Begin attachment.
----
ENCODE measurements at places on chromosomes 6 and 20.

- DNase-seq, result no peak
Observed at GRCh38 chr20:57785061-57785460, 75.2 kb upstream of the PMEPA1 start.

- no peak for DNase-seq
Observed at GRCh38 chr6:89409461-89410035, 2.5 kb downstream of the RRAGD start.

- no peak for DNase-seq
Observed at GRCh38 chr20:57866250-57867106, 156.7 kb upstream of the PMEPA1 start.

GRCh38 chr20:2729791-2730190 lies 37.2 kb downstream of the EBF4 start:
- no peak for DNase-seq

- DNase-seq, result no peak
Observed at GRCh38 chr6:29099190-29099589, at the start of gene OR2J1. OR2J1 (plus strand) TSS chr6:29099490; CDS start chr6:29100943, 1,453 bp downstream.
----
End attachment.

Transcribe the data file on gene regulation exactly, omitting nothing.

ENCODE measurements at places on chromosomes 6 and 20.

- DNase-seq, result no peak
Observed at GRCh38 chr20:57785061-57785460, 75.2 kb upstream of the PMEPA1 start.

- no peak for DNase-seq
Observed at GRCh38 chr6:89409461-89410035, 2.5 kb downstream of the RRAGD start.

- no peak for DNase-seq
Observed at GRCh38 chr20:57866250-57867106, 156.7 kb upstream of the PMEPA1 start.

GRCh38 chr20:2729791-2730190 lies 37.2 kb downstream of the EBF4 start:
- no peak for DNase-seq

- DNase-seq, result no peak
Observed at GRCh38 chr6:29099190-29099589, at the start of gene OR2J1. OR2J1 (plus strand) TSS chr6:29099490; CDS start chr6:29100943, 1,453 bp downstream.